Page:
Chinese tour groups headed to the U.S. on Tuesday under a new agreement that the American travel industry hopes will bring in billions of dollars.
An initial group of more than 200 tourists was flying from the cities of Beijing, Shanghai and Guangzhou for a 12-day visit that will take them to destinations including New York, Washington and Los Angeles. The trips cost about $4,000 each.
Chinese with visas have long been permitted to travel to the U.S. but the agreement signed last December considerably eased the way by conferring China's "approved destination status" on the country.
That allowed Chinese travel agencies to market package tours to American destinations and permitting U.S. destinations to advertise directly to the Chinese public.
"This is my first visit the United States. We're going to visit Washington, New York, Philadelphia and Hawaii," said a 22-year-old college student who gave her name as Miss Yang. "I'm very happy and excited," she said before rushing off to check in for her flight at Beijing's Capital Airport.
Yang said participants had been told they would not be allowed to leave the group at any time during the trip, perhaps reflecting lingering concerns over illegal immigration. U.S. visas are getting easier for Chinese citizens to obtain, with only about 20 percent having their requests rejected, although many still find the process daunting.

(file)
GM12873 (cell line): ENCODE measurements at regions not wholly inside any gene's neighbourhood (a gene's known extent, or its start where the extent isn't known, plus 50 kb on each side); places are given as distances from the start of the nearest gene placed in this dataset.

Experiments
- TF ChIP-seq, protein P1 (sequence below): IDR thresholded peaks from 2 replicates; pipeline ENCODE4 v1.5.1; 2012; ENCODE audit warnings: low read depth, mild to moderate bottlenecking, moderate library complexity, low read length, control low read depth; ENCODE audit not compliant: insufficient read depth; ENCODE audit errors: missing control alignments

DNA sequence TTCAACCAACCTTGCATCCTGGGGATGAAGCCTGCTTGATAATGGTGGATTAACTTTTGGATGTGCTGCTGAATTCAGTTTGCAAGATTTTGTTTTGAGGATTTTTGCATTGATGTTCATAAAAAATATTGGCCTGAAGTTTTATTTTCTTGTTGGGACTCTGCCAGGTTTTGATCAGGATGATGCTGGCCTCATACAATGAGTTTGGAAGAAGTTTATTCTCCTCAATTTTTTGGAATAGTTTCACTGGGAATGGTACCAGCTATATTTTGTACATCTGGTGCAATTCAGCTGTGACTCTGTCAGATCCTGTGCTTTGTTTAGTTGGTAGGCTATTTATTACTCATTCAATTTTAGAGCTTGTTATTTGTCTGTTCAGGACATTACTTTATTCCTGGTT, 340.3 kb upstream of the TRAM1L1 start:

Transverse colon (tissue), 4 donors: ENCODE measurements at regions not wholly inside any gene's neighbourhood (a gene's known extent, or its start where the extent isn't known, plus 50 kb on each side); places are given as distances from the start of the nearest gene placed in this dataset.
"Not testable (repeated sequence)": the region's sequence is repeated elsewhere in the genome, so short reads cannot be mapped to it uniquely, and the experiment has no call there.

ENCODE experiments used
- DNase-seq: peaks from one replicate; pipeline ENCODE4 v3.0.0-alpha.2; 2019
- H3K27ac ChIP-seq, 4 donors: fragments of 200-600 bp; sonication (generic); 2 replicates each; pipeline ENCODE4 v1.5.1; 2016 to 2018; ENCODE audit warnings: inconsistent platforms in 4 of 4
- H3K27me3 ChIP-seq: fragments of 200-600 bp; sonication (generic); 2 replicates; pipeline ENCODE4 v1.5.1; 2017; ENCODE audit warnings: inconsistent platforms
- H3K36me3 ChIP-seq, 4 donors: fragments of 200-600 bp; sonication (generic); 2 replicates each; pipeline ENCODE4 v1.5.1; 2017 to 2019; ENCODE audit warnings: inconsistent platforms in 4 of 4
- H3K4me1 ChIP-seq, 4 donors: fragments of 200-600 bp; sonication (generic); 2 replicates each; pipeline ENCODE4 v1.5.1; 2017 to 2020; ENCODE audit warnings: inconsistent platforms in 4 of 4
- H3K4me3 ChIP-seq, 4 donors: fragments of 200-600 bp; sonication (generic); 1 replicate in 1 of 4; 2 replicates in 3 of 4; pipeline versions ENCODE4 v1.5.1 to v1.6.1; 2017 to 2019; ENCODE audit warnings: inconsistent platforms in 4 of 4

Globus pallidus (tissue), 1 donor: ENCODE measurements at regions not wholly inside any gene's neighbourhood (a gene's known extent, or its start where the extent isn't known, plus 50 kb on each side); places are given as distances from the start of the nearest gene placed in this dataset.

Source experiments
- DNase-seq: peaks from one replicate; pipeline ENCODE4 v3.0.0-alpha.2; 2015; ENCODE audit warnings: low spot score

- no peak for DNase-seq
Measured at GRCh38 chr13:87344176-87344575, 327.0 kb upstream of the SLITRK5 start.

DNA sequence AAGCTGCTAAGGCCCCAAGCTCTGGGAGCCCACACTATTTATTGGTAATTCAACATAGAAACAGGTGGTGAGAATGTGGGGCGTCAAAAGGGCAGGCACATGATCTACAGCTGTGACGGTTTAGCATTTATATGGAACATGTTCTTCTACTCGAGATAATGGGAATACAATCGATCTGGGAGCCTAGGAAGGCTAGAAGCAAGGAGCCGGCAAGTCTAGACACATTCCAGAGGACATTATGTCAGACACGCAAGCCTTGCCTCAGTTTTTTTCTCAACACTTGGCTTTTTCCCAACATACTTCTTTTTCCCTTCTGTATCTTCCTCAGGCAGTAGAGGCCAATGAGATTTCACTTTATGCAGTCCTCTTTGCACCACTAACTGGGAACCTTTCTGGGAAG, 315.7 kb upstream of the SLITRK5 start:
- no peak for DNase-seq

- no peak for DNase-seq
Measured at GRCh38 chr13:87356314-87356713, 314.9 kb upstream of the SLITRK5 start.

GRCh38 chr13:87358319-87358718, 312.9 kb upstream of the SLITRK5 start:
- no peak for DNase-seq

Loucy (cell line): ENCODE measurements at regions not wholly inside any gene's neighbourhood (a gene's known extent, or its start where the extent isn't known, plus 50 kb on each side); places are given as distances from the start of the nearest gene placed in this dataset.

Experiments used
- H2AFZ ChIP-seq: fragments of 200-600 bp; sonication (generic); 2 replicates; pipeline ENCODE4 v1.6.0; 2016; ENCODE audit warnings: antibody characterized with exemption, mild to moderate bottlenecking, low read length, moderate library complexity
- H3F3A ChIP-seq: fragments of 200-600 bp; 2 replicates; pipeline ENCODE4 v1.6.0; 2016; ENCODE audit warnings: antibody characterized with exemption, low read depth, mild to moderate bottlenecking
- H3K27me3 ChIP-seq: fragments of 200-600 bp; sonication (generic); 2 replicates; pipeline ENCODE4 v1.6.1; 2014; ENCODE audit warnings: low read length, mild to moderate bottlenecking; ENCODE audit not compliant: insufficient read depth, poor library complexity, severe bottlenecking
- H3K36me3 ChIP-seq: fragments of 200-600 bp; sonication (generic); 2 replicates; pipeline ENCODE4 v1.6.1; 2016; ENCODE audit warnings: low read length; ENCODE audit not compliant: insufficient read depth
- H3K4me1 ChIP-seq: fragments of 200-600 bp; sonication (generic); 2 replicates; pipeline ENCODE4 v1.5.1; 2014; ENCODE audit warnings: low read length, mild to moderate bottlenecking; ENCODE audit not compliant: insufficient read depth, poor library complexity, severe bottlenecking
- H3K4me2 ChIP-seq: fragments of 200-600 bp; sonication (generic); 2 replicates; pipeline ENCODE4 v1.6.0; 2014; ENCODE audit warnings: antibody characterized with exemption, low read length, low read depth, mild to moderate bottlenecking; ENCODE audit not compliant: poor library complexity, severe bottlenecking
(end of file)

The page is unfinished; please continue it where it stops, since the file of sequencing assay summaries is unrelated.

Chinese travelers flush with cash from the country's booming economy are highly sought after by the tourism industry, both for their huge numbers and their free-spending ways: Chinese travelers on average spend upward of $6,000 per visit to the U.S. — more than residents of any other nation — according to U.S. Commerce Department calculations.
The U.S. tends to rank at the top of desired foreign destinations, alongside France and Australia, and even without the new agreement, the Commerce Department had predicted the number of Chinese visitors would rise to 579,000 by 2011. Travel industry observers say the number could rise far beyond that.
The only snag to hit arrangements has been the soaring cost of fuel that prompted two airlines to request one-year postponements in the launching of new services to China.
The change affects planned United Airlines service between San Francisco to Guangzhou and US Airways flights between Philadelphia and Beijing.
Access to routes between the U.S. and China is highly competitive because air service between the two countries is restricted by bilateral agreements.